News from CRG
A molecular switch that flips between different versions of genes could be crucial for maintaining stem cells across all animals from simple flatworms to humans, according to a study from scientists at the Centre for Genomic Regulation (CRG) in Barcelona, published today, in the journal eLife.
Flatworms (also known as planarians) have an incredible capacity for self-renewal, with almost any part of their body able to regenerate a whole new worm in a matter of days. In collaboration with Jordi Solana and Nikolaus Rajewsky and other colleagues from the Max Delbrück Center for Molecular Medicine in the Helmholtz Association (MDC) in Germany and the University of Toronto, CRG group leader Manuel Irimia studied the patterns of gene activity in stem cells in these unusual animals.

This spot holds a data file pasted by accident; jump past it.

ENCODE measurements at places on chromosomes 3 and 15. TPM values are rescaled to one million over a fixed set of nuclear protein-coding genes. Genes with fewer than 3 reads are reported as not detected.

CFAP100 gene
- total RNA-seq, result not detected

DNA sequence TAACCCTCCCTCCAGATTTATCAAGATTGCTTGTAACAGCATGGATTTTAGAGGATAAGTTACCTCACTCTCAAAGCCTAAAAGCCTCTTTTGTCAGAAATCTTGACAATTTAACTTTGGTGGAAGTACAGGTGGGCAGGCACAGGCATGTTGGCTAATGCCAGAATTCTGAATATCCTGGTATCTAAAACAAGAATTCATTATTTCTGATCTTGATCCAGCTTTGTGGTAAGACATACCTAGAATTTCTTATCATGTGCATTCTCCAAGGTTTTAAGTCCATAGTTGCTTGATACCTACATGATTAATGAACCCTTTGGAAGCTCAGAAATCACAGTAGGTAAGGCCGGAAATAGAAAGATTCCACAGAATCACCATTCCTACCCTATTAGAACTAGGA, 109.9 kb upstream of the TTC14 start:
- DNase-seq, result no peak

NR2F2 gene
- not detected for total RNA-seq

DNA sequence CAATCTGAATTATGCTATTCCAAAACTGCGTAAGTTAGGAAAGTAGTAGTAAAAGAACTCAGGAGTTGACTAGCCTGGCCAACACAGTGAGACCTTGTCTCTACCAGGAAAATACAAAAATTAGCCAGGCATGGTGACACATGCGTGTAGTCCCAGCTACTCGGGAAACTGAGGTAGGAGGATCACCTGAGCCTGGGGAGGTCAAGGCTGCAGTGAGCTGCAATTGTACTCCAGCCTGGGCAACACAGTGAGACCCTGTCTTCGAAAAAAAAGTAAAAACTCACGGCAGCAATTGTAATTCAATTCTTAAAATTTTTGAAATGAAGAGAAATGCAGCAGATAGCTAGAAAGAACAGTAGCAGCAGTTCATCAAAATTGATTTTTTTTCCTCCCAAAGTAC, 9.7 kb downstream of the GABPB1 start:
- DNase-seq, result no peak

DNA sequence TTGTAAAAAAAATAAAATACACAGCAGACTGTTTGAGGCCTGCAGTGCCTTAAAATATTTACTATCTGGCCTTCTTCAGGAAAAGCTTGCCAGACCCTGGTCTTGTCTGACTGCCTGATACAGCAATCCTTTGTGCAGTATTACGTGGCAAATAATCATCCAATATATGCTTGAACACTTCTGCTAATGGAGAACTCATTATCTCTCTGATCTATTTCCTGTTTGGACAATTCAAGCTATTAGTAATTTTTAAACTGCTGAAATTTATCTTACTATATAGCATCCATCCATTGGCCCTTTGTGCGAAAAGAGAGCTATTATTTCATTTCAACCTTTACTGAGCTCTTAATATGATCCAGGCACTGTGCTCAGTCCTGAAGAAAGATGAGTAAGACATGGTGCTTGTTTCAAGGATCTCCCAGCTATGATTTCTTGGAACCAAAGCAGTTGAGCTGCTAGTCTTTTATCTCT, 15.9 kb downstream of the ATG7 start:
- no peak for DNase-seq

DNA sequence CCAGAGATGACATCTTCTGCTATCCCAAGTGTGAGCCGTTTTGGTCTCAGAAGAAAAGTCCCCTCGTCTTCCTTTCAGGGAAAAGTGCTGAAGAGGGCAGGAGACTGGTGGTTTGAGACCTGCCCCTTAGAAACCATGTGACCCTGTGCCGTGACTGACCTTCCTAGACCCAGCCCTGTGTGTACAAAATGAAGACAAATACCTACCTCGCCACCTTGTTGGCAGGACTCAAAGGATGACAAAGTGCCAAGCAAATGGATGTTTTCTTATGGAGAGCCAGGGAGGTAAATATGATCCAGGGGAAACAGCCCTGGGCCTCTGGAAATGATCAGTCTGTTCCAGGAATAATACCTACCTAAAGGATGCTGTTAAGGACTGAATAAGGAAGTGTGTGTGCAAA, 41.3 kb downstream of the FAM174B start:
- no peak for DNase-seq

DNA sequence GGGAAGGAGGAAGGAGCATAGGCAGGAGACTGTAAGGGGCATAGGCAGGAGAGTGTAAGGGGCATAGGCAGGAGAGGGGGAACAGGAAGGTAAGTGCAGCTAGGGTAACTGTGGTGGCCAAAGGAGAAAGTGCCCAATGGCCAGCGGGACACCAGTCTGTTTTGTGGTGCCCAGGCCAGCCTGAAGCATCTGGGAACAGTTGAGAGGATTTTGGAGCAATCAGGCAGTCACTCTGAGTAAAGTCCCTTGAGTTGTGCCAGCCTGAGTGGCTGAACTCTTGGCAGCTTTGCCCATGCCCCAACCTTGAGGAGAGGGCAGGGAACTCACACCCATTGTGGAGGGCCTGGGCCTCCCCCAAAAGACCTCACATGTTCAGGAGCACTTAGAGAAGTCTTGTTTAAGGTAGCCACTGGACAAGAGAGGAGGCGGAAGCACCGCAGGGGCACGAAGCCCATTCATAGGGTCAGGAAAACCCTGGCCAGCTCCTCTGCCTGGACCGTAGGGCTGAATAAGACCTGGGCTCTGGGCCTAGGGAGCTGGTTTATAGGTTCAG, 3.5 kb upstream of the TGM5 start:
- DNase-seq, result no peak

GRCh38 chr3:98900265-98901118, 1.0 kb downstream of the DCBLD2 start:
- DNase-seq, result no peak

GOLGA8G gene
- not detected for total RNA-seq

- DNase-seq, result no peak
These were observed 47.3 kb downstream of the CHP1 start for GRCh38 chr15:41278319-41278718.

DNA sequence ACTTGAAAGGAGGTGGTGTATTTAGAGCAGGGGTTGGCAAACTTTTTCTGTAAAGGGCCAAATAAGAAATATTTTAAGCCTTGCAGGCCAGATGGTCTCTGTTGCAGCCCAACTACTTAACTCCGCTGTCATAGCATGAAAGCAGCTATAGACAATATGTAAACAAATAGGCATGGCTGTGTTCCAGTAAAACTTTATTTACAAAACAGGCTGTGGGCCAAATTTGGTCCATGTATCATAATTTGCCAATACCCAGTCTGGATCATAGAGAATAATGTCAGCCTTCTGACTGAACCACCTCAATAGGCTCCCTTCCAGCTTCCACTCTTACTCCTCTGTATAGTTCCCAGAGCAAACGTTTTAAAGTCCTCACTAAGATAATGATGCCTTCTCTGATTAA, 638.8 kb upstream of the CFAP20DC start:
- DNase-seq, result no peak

They found that they ‘mix and match’ certain parts of their genes in particular ways – a process known as alternative splicing*. The same analysis of flatworm cells that had changed (differentiated) into more specific cell types revealed a different mixture of gene parts.
Looking more closely, the team discovered that two families of molecules – CELF and MBNL – work as a kind of ‘yin and yang’ switch, enabling cells to flip between different patterns of alternative splicing. CELF molecules guide gene splicing patterns linked to self-renewal of stem cells, while MBNL factors favour differentiation.
Jordi Solana, Manuel Irimia, Salah Ayoub, Marta R. Orejuela, Vera Zywitza, Marvin Jens, Javier Tapial, Debashish Ray, Quaid D. Morris, Timothy R. Hughes, Benjamin J. Blencowe, Nikolaus Rajewsky. “Conserved functional antagonism of CELF and MBNL proteins controls stem cell-specific alternative splicing in planarians.” eLife, August 9, 2016.